Spike Lee takes on the KKK, McQueen reveals a fashion rebel and Summer 1993 offers a rare look at childhood
Besides the many new film arrivals this week there’s the annual Queer Film Festival now on for two weeks. You would do well to get hold of the well-presented and free catalogue or log on to https://queerfilmfestival.ca/ to read up on what’s screening.
A few that I’ve noticed as potentially interesting:
1985, last night’s opener, repeating tonight, about a gay man returning to his small Texas hometown and having to explain himself to dad, mom and friends.
Octavia is Dead, also tonight, brings Sook-Yin Lee back to town with the ghost story and family drama she made starring Sarah Gadon.
We Are the Vancouver Men’s Chorus. The title says it all.
The Miseducation of Cameron Post, the closer a week Sunday, is about a teen (Chloe Grace Moretz) sent to gay conversion therapy.
The films play at various venues around town and several will have the director in attendance.
And as for mainstream films, these are the new ones:
BlacKkKlansman: 3 ½ stars
Summer 1993: 4 ½
Dog Days: 2
The Crescent: 2 ½
The Meg: --
Slender Man: --
BLACKkKLANSMAN: I never expect Spike Lee to be subtle in putting his thoughts across but this time he outdoes himself. The film is very good, and didn’t need as much rhetoric as he has injected into it. A bit would have been fine to point out that racism is alive in the U.S. He hammers it home, eventually with a sequence that I like a lot using clips from the Charlottesville violence (from a year ago Sunday) and Donald Trump’s outrageous words about it. They work well to remind us and put this film on a solid base of reality. But before that Lee can’t let a terrific true story about the modern Ku Klux Klan make its points on its own. He lets his didactic tendencies run loose.
The story, from a book by the man who lived it, is about a rookie cop, the first black on the force in Colorado Springs, who gets winds of a group forming a local KKK chapter. He (played by John David Washington, Denzel’s son) infiltrates them in a way. He sends a white cop (Adam Driver) to impersonate him but manages to talk himself on the phone to David Duke, the national leader, played by Topher Grace as a three-piece-suit, all-business type. Among the locals there’s a rabid black and Jew hater who is close to blowing the new recruit’s cover and plots to set up his wife to place a bomb in hopes of starting a race war. There’s also an Angela Davis-like student leader (played by Laura Harrier), a terrific fiery speech by Stokely Carmichael (played by Corey Hawkins) and a racist speech by a character played by Alex Baldwin. You might be shocked by the extended diatribes you hear throughout this film about Jewish and black people. But the kicker is a pair of scenes intercut, both about the impact of the classic film Birth of a Nation. It revived the KKK and the new crowd cheers. Meanwhile a character played by Harry Belafonte recounts in detail a lynching it led to. Unlike earlier scenes that were effective portrayals of racism, this was like shouting. Or maybe Lee was making sure we got what he was saying. We did. (5th Avenue and two suburban theatres) 3 ½ out of 5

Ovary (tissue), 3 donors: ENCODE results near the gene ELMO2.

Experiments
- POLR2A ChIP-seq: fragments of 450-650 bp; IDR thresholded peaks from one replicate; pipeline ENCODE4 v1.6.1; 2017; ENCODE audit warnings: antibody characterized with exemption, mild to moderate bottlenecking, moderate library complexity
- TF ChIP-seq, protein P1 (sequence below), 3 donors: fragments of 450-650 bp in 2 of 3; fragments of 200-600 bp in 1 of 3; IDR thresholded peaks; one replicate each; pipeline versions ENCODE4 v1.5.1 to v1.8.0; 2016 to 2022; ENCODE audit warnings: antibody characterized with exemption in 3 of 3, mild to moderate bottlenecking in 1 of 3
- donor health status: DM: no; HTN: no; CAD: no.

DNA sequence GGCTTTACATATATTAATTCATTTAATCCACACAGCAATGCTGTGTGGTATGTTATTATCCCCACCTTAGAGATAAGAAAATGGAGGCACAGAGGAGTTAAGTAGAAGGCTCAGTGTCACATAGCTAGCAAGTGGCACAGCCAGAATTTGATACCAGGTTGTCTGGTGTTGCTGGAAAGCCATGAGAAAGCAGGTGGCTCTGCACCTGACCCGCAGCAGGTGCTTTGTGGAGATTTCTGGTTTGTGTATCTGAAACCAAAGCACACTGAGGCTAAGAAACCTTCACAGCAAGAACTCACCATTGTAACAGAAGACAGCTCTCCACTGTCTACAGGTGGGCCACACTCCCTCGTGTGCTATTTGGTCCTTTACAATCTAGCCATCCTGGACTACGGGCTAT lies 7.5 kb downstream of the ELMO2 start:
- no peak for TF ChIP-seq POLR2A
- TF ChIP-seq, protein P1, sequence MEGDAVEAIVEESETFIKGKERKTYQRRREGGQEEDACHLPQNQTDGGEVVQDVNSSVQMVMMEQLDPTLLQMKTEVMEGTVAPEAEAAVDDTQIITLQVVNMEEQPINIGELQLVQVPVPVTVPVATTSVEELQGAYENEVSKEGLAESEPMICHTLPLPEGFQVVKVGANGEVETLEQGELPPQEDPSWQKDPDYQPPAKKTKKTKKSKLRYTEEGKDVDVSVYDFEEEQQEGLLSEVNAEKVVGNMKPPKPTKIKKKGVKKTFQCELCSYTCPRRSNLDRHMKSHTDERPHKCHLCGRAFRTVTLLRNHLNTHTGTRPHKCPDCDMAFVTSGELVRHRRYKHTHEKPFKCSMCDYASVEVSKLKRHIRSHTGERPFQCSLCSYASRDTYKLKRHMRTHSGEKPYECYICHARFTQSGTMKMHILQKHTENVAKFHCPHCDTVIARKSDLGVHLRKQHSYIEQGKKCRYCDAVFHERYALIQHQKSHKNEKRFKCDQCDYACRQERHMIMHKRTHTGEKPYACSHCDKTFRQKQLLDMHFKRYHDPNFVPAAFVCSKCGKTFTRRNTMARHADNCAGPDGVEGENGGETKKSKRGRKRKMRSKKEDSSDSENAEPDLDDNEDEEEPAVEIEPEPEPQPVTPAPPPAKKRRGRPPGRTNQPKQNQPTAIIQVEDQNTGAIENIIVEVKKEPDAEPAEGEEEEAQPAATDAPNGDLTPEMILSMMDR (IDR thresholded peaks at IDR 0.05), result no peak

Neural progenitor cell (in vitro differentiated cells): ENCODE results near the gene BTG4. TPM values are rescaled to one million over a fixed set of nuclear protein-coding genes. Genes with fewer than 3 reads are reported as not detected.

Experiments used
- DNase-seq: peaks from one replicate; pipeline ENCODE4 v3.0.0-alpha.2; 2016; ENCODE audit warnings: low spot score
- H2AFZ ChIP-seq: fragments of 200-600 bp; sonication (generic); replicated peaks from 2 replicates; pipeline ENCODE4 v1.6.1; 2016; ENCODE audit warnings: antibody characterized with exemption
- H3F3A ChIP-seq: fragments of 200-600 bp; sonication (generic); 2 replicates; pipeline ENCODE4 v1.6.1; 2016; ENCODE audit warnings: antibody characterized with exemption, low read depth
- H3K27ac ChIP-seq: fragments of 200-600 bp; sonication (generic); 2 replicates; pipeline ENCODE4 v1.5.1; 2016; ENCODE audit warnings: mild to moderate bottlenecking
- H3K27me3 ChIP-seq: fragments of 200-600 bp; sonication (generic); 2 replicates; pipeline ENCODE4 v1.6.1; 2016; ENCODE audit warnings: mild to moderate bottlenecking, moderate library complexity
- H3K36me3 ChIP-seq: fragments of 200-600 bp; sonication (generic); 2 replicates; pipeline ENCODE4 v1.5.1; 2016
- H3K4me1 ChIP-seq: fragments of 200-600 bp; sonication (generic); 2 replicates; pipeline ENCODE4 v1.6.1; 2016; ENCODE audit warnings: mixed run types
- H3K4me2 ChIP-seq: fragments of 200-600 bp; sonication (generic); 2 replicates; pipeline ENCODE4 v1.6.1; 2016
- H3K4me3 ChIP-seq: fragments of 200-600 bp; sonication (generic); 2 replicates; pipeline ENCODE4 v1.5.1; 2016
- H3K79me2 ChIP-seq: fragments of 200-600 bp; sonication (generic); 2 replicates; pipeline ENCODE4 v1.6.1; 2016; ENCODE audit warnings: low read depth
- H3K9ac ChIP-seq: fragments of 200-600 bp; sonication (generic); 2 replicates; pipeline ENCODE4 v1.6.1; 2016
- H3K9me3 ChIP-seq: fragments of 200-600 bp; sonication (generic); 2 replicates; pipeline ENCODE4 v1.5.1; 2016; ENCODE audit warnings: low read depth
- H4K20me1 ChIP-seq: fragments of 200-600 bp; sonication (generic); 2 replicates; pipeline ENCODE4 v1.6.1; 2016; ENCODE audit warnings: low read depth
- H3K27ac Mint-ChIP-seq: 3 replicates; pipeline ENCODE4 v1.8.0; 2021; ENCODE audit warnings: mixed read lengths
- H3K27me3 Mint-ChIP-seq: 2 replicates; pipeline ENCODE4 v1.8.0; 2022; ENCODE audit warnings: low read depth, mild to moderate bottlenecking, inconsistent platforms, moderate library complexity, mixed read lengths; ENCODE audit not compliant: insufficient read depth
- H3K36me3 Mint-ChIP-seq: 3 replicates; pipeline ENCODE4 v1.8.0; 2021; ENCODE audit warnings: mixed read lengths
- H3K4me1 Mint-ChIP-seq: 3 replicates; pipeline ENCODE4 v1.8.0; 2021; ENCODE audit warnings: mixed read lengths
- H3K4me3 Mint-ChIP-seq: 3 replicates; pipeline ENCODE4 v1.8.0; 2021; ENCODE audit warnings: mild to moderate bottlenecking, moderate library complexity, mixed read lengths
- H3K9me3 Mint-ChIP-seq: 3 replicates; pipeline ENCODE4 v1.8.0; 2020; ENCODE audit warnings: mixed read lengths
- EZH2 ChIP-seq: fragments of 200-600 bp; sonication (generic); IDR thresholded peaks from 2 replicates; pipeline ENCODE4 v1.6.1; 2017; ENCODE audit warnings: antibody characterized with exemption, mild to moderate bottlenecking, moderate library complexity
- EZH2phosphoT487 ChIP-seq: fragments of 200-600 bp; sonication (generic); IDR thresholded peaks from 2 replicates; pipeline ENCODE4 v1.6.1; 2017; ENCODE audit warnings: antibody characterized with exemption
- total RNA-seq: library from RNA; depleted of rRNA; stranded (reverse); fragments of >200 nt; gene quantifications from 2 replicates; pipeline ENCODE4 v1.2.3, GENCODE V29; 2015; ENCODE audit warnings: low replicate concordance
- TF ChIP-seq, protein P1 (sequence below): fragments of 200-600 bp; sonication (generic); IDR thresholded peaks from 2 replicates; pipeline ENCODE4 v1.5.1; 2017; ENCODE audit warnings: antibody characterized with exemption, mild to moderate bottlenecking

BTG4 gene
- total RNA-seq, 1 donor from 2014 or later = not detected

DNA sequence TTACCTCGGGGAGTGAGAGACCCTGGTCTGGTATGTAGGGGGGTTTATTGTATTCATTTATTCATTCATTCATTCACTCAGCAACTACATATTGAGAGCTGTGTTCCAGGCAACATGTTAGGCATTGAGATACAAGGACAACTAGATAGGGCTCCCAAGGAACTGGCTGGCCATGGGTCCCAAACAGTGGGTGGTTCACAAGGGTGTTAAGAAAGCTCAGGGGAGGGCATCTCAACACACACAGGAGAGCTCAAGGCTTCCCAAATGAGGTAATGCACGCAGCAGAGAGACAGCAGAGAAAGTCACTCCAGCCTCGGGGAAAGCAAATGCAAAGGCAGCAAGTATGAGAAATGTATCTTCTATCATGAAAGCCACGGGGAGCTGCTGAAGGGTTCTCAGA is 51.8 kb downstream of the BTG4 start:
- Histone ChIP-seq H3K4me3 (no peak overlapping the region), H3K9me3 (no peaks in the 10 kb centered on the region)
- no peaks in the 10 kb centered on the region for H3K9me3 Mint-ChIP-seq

McQUEEN: You’re going to be surprised, delighted maybe, how affecting this biographical portrait of a fashion industry rebel can be. You’ll hear Alexander McQueen’s story –taxi driver’s son, alerted by his mother to a Savile Row entry-level job, soaring to head designer at Givenchy and then to Gucci, four times named British Designer of the year, staging controversial fashion shows with titles like It’s a Jungle Out There, The Highland Rape (with models looking as if they’d been assaulted) and Taxi Driver, influenced by his love of movies. You see generous excerpts from these shows. And you’ll hear a great deal about his character from associates, a few relatives and fashion industry types like Tom Ford and Kate Moss (that’s her with him in the photo collage up above) and he himself in old interviews and many candid film clips.